This essay was inspired by a talk at the Oxford Literary Festival from English lecturer Matthew Reynolds about his book Translation: A Very Short Introduction . It inspired me to think about line drawing as translation. As Manet said, "There are no lines in nature, only areas of colour, one against another."
Or to quote a more recent artist:
So the lines in drawing are an invention. They give the artist a chance to collaborate with the original scene in new and surprising ways, inventing or adapting a language into which to translate them. In this essay, I'll look at a few examples of such languages. I'll also argue that it is not wrong to omit or exaggerate information; in fact, the constraints of the language mean doing so is essential.
Before any linguists shout at me, by the way, I'm using the word "language" loosely, as computer scientists often do. "Notation" or "representation" might be better. I'm not implying that drawing is a language in the sense that English or Chinese are.
One aspect of drawing as translation is choosing the lines that show object boundaries.
Sometimes this must be arbitrary, as with the steam below:
But usually, surely it's obvious where boundary lines should be drawn. Or is it? Look at the boy's lips and chin, and notice how parts have been omitted:
Omitting parts of such lines is a common convention of the time. Here is an entire face in the same style: Doust's was a popular "how to draw" book. In it, he advises that the best way to draw a mouth is often with no edge to the lower lip, because the light catches it, and with emphasis to the lines in shadow. He and the illustrator of Sunshine Stories have omitted the top of the chin, because light catches that too.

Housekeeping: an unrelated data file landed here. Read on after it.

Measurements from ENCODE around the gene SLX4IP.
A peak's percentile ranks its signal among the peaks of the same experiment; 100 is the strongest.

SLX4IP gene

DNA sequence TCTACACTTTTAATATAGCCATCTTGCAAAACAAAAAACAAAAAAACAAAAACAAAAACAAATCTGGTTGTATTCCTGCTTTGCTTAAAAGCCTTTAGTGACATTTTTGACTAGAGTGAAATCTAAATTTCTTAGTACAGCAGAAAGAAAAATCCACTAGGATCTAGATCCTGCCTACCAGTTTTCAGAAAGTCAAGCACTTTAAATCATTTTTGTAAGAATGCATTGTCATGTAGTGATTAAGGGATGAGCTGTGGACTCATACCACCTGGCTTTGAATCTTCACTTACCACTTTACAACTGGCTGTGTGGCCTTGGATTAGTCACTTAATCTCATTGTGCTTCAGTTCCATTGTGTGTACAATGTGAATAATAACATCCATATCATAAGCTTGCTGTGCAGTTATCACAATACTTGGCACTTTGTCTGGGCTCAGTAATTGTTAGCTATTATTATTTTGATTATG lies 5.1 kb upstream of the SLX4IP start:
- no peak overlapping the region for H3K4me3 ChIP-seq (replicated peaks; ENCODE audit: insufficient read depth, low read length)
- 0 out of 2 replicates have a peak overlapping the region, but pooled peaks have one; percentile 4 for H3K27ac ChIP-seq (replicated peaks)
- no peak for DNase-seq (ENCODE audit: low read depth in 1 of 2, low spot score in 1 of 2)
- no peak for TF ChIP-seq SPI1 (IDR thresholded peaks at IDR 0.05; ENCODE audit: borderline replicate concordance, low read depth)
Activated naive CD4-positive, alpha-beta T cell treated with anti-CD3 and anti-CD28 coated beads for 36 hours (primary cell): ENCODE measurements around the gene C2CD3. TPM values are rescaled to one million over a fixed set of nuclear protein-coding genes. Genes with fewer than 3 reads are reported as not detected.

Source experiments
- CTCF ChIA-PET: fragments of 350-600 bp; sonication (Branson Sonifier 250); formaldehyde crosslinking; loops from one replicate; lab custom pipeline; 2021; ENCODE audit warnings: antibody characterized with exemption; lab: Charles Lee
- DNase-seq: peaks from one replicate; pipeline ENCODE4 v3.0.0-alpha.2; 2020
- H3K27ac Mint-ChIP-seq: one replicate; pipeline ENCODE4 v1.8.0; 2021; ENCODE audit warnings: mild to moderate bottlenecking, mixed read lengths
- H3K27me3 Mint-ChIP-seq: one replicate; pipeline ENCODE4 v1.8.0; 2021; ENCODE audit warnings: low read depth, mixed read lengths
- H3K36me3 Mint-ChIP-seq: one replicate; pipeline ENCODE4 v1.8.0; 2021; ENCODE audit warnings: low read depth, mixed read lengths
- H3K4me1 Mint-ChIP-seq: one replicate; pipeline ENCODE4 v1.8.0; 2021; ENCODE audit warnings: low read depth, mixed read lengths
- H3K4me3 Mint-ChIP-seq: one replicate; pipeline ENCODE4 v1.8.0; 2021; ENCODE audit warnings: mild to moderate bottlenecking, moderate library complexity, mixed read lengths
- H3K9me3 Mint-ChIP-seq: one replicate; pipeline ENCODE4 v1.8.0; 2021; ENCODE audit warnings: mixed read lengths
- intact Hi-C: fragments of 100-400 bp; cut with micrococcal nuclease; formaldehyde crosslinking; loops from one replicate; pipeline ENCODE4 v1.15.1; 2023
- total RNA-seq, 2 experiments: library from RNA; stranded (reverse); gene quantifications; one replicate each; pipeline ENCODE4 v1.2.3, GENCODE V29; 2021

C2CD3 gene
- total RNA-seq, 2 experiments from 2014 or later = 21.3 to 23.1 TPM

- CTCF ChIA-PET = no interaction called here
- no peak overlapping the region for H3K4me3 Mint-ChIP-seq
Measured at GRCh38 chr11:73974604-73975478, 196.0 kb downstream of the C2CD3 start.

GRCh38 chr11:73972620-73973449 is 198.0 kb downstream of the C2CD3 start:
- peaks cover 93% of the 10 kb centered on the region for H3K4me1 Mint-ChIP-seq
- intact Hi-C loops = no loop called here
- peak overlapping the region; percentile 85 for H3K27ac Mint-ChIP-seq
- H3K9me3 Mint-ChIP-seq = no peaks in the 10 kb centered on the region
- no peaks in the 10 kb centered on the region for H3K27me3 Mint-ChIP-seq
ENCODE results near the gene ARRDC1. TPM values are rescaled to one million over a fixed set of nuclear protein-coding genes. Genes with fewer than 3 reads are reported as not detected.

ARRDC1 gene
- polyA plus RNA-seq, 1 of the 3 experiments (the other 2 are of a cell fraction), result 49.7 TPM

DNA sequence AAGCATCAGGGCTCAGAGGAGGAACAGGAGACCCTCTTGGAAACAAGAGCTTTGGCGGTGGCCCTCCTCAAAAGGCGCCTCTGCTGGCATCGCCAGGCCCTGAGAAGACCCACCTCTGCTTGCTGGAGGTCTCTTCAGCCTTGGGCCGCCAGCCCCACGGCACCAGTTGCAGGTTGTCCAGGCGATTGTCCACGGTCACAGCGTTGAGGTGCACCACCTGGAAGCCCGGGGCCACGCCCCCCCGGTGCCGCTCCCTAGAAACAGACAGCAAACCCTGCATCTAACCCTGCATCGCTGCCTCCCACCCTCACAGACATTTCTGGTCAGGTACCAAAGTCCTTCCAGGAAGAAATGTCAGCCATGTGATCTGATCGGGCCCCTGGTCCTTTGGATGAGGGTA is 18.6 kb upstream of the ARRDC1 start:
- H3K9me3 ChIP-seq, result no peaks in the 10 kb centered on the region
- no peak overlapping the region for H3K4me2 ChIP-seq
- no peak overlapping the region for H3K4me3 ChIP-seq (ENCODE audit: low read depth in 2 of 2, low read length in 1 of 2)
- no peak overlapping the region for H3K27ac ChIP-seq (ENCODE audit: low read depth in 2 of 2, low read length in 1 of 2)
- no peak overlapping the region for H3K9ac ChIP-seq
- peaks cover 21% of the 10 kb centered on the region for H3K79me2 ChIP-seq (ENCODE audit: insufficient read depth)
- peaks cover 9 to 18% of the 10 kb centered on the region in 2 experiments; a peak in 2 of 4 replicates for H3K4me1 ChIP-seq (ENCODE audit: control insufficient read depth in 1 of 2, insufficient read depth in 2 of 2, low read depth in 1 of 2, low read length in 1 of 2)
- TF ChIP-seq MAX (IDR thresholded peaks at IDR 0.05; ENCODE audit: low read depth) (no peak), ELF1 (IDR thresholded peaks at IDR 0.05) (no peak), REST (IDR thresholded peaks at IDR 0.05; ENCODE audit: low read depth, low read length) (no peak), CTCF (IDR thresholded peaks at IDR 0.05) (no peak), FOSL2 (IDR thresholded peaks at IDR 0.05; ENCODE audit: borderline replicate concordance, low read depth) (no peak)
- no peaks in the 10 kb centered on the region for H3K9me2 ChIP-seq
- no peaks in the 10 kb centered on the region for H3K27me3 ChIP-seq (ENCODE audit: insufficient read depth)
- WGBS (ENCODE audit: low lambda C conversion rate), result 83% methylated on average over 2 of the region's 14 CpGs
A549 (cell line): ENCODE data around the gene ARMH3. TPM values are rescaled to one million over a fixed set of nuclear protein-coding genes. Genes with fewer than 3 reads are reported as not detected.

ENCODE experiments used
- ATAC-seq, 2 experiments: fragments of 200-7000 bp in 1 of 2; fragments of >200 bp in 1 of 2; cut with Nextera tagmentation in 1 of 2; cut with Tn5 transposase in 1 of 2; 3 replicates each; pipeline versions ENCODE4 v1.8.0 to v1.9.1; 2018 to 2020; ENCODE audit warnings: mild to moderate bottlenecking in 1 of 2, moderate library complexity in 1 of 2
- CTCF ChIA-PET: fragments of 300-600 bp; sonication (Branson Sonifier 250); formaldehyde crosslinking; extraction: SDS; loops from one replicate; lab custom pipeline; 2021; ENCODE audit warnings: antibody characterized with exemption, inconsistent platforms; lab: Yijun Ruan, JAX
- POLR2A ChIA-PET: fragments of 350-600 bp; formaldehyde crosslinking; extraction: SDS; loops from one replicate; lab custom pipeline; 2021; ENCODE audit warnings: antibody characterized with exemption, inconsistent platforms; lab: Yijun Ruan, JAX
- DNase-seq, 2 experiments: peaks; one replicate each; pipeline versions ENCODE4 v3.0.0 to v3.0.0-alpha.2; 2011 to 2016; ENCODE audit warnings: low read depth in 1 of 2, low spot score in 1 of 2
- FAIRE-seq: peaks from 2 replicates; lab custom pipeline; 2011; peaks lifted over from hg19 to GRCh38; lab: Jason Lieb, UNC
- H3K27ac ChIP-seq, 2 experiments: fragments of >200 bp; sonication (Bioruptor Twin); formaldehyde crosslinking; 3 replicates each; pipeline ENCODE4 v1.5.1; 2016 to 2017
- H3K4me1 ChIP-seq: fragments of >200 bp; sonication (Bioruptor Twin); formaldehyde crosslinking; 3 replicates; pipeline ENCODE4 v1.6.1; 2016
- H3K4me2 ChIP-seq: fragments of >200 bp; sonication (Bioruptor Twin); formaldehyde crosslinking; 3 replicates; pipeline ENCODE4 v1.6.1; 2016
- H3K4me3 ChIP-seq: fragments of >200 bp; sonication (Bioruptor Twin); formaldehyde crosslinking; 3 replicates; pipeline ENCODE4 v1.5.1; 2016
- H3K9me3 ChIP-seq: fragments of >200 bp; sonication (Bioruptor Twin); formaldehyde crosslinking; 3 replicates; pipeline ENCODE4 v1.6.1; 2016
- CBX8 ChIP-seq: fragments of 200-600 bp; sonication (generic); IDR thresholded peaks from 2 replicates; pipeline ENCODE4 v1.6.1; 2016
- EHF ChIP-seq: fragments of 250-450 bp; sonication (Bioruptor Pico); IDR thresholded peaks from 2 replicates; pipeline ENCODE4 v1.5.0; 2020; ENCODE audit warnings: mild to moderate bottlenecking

The picture below is a clipart drawing of a bar of soap. The internal line which shows edges is broken, perhaps to make the soap look shiny or translucent, or perhaps to indicate that the edges are rounded.
I was discussing this with one artist, and she said that she prefers broken lines even for unrounded edges such as those on a cube. It makes the drawing look more satisfying, somehow, or more sophisticated. Perhaps (my guess, not hers), the brain doesn't like being spoken down to, as if it were a baby to whom every detail has to be spelled out.
Here's a different way in which too much line can be unwelcome. People sometimes speak disparagingly of drawings or patterns that are too busy. It's easy to create these when translating from the original scene. For example, below is a photo of houses from my bedroom window. Imagine if I were to draw it by drawing a line around every brick and every slate. It would look far too busy, far too cluttered.
So instead, one often draws just a few patches of bricks, as in this clipart:
But drawing just part of the texture isn't only for cartoons. Here is an example from a book on learning to draw, showing it's a device used by serious artists:
So a successful translation may delete information. I like to think of this as restoring balance. The language of line drawing is poorer than that of reality. This means that when translating from one to the other, some things can't be said directly, they can only be approximated. That upsets the balance of the drawing. So we then have to restore that balance.
With the bricks, the language of drawing is poorer because it can't express subtle differences in tone. (I'm talking about ink drawing, not pencil.) So drawing lines between the bricks makes those lines stand out much more than they do in reality. To restore balance, we must make them stand out less.
But we can't, because our language isn't rich enough. So we do the next best thing. We remove some of the lines altogether, leaving just enough to tell us that there are bricks.
In mathematics, this would be called a generalised inverse. It's an operation that undoes another operation, not exactly, but as closely as the language permits.
Here's this as a diagram. The vertical arrow represents making the original line drawing, and the horizontal arrow detextures it, removing bricks. They combine to give the diagonal arrow. I'll say more about this in "Drawing as Translation II".